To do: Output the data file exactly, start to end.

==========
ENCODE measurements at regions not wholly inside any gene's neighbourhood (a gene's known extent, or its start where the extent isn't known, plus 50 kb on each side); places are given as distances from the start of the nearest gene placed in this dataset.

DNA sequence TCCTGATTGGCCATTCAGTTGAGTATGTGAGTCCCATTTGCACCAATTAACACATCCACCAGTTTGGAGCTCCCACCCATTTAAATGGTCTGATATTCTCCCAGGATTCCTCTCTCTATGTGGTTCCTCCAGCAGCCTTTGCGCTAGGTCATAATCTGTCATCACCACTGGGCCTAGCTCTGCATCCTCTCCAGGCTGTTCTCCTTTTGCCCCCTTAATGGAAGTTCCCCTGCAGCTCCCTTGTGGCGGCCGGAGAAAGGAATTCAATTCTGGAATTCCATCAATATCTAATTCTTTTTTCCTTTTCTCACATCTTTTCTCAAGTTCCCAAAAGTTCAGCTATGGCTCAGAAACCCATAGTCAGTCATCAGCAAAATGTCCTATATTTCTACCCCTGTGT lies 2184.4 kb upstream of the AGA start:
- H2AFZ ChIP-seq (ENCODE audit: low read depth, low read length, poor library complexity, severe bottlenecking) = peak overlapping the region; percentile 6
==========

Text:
ENCODE measurements at regions not wholly inside any gene's neighbourhood (a gene's known extent, or its start where the extent isn't known, plus 50 kb on each side); places are given as distances from the start of the nearest gene placed in this dataset.

DNA sequence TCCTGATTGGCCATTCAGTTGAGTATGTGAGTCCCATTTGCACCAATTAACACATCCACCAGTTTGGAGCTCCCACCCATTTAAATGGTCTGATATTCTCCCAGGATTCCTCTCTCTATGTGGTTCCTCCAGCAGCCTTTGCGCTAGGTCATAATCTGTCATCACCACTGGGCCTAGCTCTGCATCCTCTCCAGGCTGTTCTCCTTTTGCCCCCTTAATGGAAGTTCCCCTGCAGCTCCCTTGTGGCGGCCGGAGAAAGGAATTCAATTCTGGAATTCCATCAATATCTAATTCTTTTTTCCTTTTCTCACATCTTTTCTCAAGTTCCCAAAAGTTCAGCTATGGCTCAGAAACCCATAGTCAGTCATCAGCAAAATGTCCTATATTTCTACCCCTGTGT lies 2184.4 kb upstream of the AGA start:
- H2AFZ ChIP-seq (ENCODE audit: low read depth, low read length, poor library complexity, severe bottlenecking) = peak overlapping the region; percentile 6